San Antonio close to exceeding federal air quality standards, which could rock local economy

Here's how the economy would be affected, what you can do to help

By Courtney Friedman - VJ, Reporter

SAN ANTONIO - Air quality affects all of us, and according to the Texas Department of Transportation, San Antonio is on the verge of breaking the Texas Clean Air Act.

Houston/Galveston, Dallas/Ft. Worth and El Paso have already exceeded the allowed level of air pollutants and are in "non-attainment" status, which means exceeding federal air quality standards.

San Antonio, Austin and Beaumont are all close to non-attainment.

Non-attainment could deplete San Antonio's economy. Last year, the Alamo Area Council of Governments hired a firm to conduct a study.

Here are the results:

1) Stricter regulations for businesses in industries such as mining, utilities, quarry, oil and gas and crematories would be forced to get new permits, which cost up to $250,000 each. That could have a total impact of almost $14 million on Bexar County.

2) Getting those new permits could take up to one year, which would delay many projects, leading to a possible $997 million impact.

3) It could dissuade companies from coming or expanding to San Antonio, which could have an impact of up to $7 billion on Bexar County.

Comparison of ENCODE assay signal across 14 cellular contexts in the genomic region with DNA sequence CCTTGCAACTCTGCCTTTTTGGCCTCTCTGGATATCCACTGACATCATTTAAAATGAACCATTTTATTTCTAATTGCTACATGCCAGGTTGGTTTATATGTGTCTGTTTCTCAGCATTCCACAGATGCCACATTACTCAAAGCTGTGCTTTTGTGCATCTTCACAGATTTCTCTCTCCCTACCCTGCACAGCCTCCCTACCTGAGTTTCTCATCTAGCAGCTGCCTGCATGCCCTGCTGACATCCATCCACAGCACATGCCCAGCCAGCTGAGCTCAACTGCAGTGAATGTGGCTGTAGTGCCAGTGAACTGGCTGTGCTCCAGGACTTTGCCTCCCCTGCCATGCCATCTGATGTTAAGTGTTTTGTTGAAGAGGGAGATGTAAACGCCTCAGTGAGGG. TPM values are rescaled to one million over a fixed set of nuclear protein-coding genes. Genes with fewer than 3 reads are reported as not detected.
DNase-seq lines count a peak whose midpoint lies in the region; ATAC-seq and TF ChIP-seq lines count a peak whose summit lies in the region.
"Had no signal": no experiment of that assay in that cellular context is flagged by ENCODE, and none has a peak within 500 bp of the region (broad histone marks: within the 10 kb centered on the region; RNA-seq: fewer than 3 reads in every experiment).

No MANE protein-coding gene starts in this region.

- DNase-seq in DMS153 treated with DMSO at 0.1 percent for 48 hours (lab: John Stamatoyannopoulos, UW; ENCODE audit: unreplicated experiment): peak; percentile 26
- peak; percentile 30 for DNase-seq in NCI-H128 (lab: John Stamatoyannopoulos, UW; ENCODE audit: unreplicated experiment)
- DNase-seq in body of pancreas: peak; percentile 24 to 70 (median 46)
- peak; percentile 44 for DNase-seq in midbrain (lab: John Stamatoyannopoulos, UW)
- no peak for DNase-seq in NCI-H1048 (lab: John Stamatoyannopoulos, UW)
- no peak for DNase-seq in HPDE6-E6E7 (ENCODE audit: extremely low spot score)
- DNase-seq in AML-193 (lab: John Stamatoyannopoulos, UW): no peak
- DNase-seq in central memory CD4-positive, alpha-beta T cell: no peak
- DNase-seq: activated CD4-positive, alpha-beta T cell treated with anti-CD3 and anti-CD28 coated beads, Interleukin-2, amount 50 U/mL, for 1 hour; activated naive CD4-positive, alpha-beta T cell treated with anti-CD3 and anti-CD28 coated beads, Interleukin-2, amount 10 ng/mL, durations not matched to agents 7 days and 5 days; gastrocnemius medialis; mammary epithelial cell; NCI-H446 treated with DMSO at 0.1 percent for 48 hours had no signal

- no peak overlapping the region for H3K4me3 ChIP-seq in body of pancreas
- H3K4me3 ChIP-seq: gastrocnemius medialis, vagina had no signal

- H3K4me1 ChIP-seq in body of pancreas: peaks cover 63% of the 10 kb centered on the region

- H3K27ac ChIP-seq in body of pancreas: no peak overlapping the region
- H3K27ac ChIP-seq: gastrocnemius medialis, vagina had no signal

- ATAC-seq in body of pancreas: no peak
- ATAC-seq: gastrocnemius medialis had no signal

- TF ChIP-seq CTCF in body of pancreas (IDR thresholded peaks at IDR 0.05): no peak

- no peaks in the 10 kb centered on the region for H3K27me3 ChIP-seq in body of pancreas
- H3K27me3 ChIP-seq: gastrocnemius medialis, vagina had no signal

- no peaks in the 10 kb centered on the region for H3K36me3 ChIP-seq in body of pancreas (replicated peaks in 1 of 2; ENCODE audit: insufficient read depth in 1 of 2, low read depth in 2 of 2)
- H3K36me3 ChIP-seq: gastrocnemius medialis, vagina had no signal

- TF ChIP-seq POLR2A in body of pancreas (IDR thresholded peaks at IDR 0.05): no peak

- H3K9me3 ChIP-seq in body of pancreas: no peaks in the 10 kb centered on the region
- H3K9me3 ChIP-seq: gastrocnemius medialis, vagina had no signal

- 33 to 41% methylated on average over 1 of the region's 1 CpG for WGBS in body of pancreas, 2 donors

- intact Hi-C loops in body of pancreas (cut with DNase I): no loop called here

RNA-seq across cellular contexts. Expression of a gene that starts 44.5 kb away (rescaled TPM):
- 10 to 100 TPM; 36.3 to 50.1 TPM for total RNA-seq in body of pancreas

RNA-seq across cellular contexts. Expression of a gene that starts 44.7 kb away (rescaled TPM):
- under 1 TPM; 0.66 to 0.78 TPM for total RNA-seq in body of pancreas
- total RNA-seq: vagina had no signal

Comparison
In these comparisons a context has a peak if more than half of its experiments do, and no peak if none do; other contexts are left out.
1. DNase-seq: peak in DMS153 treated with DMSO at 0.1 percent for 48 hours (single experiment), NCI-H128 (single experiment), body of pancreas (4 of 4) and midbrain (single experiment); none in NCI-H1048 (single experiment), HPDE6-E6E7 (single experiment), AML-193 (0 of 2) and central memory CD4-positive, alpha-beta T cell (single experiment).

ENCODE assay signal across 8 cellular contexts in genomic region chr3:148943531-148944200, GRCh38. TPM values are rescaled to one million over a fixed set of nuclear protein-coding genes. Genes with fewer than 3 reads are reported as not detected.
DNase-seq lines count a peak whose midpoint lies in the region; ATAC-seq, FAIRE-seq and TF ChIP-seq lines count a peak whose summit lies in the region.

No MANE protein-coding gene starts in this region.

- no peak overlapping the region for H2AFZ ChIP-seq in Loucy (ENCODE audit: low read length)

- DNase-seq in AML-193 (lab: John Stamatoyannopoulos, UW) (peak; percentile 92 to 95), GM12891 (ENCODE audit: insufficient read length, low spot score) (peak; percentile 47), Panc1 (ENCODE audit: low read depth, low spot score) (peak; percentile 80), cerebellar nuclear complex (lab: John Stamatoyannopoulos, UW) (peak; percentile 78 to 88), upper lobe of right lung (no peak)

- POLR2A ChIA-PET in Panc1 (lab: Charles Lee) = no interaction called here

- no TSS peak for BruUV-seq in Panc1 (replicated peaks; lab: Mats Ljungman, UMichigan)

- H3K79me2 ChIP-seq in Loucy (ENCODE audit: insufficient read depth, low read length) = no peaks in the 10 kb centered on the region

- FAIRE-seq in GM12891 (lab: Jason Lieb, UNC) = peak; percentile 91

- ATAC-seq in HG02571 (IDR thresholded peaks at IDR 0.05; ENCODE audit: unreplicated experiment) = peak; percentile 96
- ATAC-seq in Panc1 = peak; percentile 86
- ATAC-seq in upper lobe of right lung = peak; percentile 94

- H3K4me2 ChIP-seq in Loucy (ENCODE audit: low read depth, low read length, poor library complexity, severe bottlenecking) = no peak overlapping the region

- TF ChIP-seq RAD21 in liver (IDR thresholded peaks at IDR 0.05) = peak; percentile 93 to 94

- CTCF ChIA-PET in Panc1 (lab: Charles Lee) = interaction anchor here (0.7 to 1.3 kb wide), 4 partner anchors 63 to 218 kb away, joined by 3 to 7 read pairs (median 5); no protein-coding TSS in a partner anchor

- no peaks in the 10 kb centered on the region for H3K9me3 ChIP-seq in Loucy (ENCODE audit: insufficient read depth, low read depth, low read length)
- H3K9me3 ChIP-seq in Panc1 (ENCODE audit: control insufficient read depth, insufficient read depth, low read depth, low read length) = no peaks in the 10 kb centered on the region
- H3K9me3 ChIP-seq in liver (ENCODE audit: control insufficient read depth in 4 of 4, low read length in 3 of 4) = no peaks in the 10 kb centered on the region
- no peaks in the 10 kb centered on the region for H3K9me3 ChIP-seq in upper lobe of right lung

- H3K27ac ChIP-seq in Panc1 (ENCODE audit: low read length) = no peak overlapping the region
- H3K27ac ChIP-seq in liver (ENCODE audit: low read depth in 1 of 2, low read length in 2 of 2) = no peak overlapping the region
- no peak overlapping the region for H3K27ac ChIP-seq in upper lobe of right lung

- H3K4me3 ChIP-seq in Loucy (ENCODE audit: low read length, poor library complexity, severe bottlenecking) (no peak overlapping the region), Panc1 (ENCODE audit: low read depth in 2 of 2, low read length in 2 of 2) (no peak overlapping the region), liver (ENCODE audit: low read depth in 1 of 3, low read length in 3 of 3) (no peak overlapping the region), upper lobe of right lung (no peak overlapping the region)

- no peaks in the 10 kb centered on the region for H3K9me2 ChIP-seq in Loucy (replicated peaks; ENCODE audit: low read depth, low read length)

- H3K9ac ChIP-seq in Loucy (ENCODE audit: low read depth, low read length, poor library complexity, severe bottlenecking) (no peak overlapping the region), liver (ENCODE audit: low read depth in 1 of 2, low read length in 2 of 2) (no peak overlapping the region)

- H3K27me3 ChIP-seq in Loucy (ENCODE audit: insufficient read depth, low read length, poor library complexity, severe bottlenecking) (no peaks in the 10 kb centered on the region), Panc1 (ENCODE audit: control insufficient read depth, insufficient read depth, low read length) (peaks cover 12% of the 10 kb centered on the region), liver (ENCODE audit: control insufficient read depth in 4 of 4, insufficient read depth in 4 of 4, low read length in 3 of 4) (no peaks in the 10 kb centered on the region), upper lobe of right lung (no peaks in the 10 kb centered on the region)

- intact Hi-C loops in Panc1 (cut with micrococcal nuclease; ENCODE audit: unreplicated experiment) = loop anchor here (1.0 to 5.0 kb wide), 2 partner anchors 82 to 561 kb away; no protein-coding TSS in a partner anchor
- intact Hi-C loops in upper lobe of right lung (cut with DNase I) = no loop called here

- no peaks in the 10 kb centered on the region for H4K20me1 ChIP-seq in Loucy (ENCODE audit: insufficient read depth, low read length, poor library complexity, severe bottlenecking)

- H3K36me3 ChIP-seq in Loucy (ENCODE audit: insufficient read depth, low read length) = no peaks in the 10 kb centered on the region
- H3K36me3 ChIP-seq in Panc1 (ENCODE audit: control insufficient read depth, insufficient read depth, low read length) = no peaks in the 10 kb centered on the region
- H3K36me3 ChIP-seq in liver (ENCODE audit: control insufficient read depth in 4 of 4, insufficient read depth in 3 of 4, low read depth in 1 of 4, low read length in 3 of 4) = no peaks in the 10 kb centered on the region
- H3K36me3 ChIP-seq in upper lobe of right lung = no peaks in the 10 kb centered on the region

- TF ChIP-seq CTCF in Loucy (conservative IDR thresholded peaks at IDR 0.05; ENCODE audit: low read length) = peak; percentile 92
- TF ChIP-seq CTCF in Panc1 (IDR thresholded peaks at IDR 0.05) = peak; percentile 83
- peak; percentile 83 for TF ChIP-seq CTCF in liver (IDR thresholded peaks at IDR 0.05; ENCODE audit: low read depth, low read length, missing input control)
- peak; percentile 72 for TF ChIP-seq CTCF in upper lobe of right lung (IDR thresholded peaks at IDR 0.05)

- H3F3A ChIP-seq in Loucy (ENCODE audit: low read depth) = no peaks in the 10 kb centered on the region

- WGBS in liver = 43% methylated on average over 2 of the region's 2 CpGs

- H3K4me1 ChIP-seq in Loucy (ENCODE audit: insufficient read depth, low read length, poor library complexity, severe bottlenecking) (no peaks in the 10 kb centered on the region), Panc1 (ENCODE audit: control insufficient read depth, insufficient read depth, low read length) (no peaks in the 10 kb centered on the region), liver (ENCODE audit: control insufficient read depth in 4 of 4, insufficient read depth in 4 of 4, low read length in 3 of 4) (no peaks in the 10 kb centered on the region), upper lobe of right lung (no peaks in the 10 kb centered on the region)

Ways you can help:

  • Check your tire pressure once a month.

  • Avoid putting heavy things in your vehicle. An extra 100 pounds can reduce fuel economy by up to 2 percent.

  • Avoid idling at long lines at drive-thrus.

  • Stop at the click when fueling up. Don't top off your tank. This will help keep fumes from escaping and being absorbed into the air.

  • Avoid aggressive driving, such as accelerating quickly and braking hard, which can increase emissions and lower gas mileage by 33 percent at highway speeds and 5 percent around town.

  • Get your gas in the late afternoon or evening. High temperatures heat gas fumes, turning them into ground-level ozone that's bad for the air.

  • Fixing a vehicle that's failed an emissions test or is out of tune will decrease emissions and improve gas mileage an average of 4 percent.

  • Look for motor oil labeled "energy-conserving" that contains friction-reducing additives.

  • Combine errands. Several short trips, each beginning with a cold start, can use twice as much fuel as one longer trip that covers the same distance.

  • Carpool, walk, bike or take public transportation.

  • When it's time for you to buy a vehicle, check out cleaner, low-emission options. Electric and hybrid cars are great alternatives.

  • Drive less on Ozone Action Days, which are determined when ozone conditions could be at unhealthy levels.

For more information about air quality in Texas cities, visit the Drive Clean Texas page.

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